Thursday, March 3, 2011

Horst: my camera repair technician

I have been taking quality photos for many years and never really embraced the digital age until the recent past. I considered digital as used mostly for snapshots with my professional film cameras for large prints. My standard size is 16x20 and I discovered many years ago that size does matter when it comes to film. I have mainly used MF (Medium Format cameras) or larger. I have a few 4x5 sheet film cameras and I love how it slows you down and makes you think about things before pushing the shutter cable. It would not be unusual to take half an hour setting up your LF camera, taking numerous light readings, composing on the ground glass and not bother taking a photo. It used to cost $6. per exposure 10 years ago and now it costs more. I have a few camera systems and to keep them in top shape you have to be friends with your camera technician. I dislike taking them to a specialist camera shop and have them "send your camera out" for maintenance. I deal directly with the source, the person who actually works on your camera.

I met Horst many years ago when he ran his own camera repair business. He has since sold his business and retired, well . . . not actually retired, he is busier than ever with all his former customers bringing their cameras to him for `service` directly to his home.


This is his workbench, the place where it happens. He has his tools scattered about his work area. When I mean service, I do not mean your cameras are broken, rather lot of professionals would bring in their equipment for cleaning and adjustment, called CLA in the industry. CLA = Clean Lube and Adjust. Lenses are cleaned of dust and disassembled and the focusing mechanisms within are lubricated and checked for focus accuracy. Most photographers would have a certain Kit, a set of focal lengths and a body. The body would be checked for flange to film plane accuracy and lens would be culminated back to factory tolerances. Some Pros would do this yearly during the slow Christmas season, and some every two years depending upon usage or their usuage conditions.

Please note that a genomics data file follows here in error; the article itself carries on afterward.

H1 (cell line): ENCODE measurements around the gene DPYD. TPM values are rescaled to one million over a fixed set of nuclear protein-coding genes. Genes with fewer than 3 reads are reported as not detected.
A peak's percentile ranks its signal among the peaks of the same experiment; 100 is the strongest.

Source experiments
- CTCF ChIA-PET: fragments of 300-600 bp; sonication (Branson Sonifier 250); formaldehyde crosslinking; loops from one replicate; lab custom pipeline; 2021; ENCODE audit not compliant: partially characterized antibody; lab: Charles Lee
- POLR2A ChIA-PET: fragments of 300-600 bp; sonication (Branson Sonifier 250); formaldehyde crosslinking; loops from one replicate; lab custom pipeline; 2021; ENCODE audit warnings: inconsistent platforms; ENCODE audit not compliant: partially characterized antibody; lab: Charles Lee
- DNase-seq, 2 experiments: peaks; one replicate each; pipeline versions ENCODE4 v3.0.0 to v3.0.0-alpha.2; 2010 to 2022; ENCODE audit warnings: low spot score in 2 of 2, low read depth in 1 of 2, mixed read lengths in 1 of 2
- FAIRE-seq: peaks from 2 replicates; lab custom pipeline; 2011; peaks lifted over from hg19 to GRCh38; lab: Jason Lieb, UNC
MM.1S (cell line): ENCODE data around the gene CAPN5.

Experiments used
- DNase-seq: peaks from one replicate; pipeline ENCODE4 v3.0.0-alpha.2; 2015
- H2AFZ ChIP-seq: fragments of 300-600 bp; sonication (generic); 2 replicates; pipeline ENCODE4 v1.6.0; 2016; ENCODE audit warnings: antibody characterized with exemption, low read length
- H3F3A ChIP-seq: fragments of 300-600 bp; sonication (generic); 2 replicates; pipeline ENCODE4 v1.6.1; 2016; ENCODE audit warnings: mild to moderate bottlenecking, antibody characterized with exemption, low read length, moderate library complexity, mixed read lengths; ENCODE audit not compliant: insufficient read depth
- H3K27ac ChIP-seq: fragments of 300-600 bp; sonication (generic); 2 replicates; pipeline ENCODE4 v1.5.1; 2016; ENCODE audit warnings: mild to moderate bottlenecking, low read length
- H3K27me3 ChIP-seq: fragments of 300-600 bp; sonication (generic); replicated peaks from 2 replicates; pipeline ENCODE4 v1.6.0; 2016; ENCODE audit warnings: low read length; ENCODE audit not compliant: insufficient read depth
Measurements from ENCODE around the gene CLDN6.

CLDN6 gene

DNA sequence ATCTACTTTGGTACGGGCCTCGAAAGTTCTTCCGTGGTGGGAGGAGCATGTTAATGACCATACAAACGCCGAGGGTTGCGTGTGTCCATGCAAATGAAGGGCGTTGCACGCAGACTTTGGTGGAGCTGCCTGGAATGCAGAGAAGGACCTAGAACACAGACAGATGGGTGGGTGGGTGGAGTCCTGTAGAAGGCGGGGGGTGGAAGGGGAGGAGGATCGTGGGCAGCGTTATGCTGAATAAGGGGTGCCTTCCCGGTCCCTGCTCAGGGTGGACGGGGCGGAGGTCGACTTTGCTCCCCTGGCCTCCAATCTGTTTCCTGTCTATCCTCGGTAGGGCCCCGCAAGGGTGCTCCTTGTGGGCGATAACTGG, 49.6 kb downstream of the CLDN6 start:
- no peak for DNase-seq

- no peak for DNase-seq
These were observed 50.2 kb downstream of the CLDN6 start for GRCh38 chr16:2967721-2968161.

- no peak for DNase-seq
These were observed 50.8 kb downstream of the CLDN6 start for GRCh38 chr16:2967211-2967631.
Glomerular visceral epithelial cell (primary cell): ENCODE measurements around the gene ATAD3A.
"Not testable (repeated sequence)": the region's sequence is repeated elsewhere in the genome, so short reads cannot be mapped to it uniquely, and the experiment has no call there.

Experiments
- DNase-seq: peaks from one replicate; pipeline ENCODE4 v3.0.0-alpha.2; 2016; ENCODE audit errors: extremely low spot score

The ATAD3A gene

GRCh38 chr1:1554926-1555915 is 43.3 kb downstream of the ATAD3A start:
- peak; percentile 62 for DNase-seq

Here is Horst in action. He is authorized to work on most of the premier brands such as; Leica, Hasselblad, Nikon, Canon and most anything. I have decided to dust off a couple of cameras and shoot some film again. I have always been interested in Panoramic Cameras and I have a few . One camera that I wanted serviced was my Noblex 6/150F rotating lens 6x12 format. It shoots 6 shots on a roll of 120 film. I noticed that the rotating lens was not parking as it should. It turns out that this camera has an achilles heel and needed the wheel replaced. Easier said than done as the Noblex factory closed down years ago and Horst purchased all the parts that were in the Factory at that time. I paid a huge amount of money for this camera over 15 years ago and I wanted it working to spec. Horst is probably only one of two people in North America trained in the Noblex factory and he has the parts on hand make it work like new.